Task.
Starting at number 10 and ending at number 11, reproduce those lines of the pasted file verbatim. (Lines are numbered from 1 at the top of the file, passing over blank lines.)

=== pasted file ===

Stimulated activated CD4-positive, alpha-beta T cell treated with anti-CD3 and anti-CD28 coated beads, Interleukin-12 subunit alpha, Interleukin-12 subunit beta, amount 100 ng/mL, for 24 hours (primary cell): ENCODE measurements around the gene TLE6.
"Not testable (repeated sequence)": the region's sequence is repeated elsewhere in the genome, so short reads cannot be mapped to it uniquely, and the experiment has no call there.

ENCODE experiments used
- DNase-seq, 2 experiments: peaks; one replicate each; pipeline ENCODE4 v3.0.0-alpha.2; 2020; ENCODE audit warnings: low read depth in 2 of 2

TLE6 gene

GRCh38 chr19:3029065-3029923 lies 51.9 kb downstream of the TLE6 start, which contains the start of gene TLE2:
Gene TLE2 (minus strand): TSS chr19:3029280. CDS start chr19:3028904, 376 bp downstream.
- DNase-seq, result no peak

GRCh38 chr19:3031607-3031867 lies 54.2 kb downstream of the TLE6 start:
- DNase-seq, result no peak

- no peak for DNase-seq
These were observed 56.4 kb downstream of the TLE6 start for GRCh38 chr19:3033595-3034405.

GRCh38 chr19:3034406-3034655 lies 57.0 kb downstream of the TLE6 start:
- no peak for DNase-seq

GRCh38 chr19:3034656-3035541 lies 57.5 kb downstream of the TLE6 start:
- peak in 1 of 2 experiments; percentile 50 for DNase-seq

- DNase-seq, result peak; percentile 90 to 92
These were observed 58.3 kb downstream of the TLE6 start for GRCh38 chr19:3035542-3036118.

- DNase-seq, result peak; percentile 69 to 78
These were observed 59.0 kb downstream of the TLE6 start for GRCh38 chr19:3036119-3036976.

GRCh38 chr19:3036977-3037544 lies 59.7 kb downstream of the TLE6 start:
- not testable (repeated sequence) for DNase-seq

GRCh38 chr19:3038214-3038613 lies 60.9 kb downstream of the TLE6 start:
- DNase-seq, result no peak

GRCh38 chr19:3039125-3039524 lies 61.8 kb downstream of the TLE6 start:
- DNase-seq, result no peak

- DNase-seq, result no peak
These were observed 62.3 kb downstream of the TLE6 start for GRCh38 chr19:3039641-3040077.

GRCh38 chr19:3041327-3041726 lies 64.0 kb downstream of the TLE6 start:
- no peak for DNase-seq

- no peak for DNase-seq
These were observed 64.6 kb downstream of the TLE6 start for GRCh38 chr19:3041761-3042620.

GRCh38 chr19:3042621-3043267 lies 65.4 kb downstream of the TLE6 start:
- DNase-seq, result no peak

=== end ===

- DNase-seq, result no peak

- no peak for DNase-seq